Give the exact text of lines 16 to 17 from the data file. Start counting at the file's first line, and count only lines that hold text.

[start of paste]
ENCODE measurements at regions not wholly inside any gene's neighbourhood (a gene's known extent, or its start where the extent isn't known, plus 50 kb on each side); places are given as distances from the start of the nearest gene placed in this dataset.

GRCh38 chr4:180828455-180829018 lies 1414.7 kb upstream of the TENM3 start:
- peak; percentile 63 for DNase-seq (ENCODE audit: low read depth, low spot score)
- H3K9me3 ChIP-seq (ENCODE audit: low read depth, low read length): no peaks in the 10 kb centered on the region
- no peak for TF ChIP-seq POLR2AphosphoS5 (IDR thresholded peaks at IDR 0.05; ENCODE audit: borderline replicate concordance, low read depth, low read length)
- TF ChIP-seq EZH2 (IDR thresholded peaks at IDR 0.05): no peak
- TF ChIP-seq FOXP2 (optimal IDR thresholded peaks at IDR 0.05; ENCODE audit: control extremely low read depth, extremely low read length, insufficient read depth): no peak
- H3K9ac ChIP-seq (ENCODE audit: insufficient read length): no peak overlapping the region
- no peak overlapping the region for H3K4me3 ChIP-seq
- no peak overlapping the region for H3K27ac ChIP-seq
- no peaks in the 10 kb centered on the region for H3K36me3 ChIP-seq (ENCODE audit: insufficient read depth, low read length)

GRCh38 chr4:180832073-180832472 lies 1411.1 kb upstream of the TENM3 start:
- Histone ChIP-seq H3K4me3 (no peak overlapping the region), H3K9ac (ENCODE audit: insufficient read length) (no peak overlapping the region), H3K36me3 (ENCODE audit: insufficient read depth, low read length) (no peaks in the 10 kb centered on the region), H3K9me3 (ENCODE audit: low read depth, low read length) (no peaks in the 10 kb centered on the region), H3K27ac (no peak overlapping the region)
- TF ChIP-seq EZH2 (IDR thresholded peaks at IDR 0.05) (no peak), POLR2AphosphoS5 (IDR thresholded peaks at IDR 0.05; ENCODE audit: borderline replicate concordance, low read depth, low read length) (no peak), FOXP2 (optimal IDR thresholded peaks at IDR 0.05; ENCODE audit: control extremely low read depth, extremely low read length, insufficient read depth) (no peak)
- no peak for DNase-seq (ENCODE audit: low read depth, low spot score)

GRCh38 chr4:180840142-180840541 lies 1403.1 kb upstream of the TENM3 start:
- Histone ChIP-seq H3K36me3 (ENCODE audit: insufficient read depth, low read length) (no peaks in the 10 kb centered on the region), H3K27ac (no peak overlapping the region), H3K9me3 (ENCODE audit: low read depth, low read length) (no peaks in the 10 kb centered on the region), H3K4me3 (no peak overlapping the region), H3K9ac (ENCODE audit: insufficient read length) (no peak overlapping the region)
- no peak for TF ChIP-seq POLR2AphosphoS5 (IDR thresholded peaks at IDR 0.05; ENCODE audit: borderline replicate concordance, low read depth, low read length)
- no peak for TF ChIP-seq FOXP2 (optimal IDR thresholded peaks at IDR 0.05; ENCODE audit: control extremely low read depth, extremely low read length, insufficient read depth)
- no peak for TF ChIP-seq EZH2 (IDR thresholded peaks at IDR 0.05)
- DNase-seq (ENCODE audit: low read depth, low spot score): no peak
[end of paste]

GRCh38 chr4:180840142-180840541 lies 1403.1 kb upstream of the TENM3 start:
- Histone ChIP-seq H3K36me3 (ENCODE audit: insufficient read depth, low read length) (no peaks in the 10 kb centered on the region), H3K27ac (no peak overlapping the region), H3K9me3 (ENCODE audit: low read depth, low read length) (no peaks in the 10 kb centered on the region), H3K4me3 (no peak overlapping the region), H3K9ac (ENCODE audit: insufficient read length) (no peak overlapping the region)